We all know how important it is to pass stool every day, but there is too much of a good thing. Something is amiss in the digestive tract if bowel movements are soft, unformed, and liquid or more frequent than three times a day. Herbal remedies can do wonders for the digestive tract, especially diarrhea.

About Diarrhea

More often than not, diarrhea is caused by mild bouts of food-borne illness, or food poisoning. Many viruses often cause mild diarrhea as well.

Other causes of diarrhea include eating too much of a particular food, such as fresh fruit; eating foods to which one is allergic or intolerant, such as milk products; or having intestinal disorders such as colitis or irritable bowel syndrome.

If the large intestine, or colon, allows food residue to pass through quickly, moisture and nutrients do not get absorbed. Sometimes the colon will even draw water from the body to help it hastily get rid of unwanted feces. Either can leave you dehydrated and lacking important minerals.

Herbal Remedies for Diarrhea

The roots of Oregon grape and goldenseal contain berberine, an antimicrobial that may be effective against harmful food-borne bacteria, and other alkaloids. They also appear to decrease colon secretion, helping decrease diarrhea. Their immune-stimulating action will help many people who have viral diarrhea as well. These herbs are often used to treat even serious cases of diarrhea when supervised by a knowledgeable health care provider. They can be taken as tea or tincture. Blackberry roots are another good diarrhea remedy.

Bilberry also has mild antimicrobial properties, plus it is an astringent and helps to tone the muscles of the colon. Eat the berries or syrup made from them or drink an infusion from the leaves. Fresh bilberries or their close cousins, blueberries, may worsen diarrhea, but dried berries are an excellent remedy for it.

We've only scratched the surface of the herbal remedies for diarrhea. Go to the next page to learn about more options.

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This information is solely for informational purposes. IT IS NOT INTENDED TO PROVIDE MEDICAL ADVICE. Neither the Editors of Consumer Guide (R), Publications International, Ltd., the author nor publisher take responsibility for any possible consequences from any treatment, procedure, exercise, dietary modification, action or application of medication which results from reading or following the information contained in this information. The publication of this information does not constitute the practice of medicine, and this information does not replace the advice of your physician or other health care provider. Before undertaking any course of treatment, the reader must seek the advice of their physician or other health care provider.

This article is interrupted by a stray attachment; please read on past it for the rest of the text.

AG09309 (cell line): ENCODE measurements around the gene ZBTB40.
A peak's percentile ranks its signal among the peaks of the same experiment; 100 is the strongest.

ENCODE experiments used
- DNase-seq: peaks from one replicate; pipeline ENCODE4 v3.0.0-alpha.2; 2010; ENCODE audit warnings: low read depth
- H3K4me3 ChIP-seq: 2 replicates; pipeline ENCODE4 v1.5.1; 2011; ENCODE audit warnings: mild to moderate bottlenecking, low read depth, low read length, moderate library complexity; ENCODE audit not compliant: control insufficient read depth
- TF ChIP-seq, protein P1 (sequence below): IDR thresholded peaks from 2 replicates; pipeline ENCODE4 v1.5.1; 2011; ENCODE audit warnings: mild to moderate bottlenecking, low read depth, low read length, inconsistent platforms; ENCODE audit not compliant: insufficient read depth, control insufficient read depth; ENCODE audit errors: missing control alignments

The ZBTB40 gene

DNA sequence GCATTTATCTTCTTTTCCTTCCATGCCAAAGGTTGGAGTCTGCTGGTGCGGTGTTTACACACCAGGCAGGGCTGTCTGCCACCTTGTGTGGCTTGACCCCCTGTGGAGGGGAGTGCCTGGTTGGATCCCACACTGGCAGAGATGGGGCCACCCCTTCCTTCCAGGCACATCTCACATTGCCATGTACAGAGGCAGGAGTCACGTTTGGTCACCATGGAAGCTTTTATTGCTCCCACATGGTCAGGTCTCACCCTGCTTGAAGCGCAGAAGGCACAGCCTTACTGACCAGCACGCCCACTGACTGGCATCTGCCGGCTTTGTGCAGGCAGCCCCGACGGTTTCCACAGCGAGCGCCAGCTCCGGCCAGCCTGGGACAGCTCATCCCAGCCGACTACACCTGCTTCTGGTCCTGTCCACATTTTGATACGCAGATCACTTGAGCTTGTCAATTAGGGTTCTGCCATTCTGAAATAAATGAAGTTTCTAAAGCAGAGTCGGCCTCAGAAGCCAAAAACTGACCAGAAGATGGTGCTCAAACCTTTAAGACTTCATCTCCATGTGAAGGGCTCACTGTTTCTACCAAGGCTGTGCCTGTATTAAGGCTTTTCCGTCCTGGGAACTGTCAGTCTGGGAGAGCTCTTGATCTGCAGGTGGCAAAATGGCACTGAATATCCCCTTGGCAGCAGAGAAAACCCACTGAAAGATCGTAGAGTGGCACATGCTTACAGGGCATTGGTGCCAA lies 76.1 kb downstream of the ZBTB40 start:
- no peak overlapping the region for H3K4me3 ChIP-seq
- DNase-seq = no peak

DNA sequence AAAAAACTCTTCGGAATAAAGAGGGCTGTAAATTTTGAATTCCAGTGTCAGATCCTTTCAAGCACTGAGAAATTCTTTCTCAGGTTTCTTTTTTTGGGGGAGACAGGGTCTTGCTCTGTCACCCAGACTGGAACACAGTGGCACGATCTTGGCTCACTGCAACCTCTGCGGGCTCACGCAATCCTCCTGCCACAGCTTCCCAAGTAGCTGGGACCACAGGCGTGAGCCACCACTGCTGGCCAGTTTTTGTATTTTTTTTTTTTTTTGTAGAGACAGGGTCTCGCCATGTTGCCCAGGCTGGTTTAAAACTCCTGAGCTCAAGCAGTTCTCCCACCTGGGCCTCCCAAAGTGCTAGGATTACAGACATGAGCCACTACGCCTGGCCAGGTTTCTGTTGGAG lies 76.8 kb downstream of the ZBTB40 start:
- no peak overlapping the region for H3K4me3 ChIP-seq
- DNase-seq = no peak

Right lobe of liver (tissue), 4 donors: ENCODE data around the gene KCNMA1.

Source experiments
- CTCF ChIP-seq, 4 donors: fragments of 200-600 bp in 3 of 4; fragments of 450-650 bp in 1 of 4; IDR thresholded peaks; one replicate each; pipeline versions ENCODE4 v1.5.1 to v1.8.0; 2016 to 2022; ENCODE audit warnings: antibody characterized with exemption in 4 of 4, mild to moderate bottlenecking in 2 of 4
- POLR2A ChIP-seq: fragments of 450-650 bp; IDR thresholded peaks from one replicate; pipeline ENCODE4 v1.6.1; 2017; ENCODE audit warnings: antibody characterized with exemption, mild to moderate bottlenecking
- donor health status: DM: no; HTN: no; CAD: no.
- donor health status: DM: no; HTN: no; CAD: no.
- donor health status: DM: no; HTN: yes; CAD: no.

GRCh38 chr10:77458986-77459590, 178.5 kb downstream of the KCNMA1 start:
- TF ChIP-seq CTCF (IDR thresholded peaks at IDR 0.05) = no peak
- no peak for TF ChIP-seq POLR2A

Before engaging in any complementary medical technique, including the use of natural or herbal remedies, you should be aware that many of these techniques have not been evaluated in scientific studies.   Use of these remedies in connection with over the counter or prescription medications can cause severe adverse reactions. Often, only limited information is available about their safety and effectiveness. Each state and each discipline has its own rules about whether practitioners are required to be professionally licensed. If you plan to visit a practitioner, it is recommended that you choose one who is licensed by a recognized national organization and who abides by the organization's standards. It is always best to speak with your primary health care provider before starting any new therapeutic technique.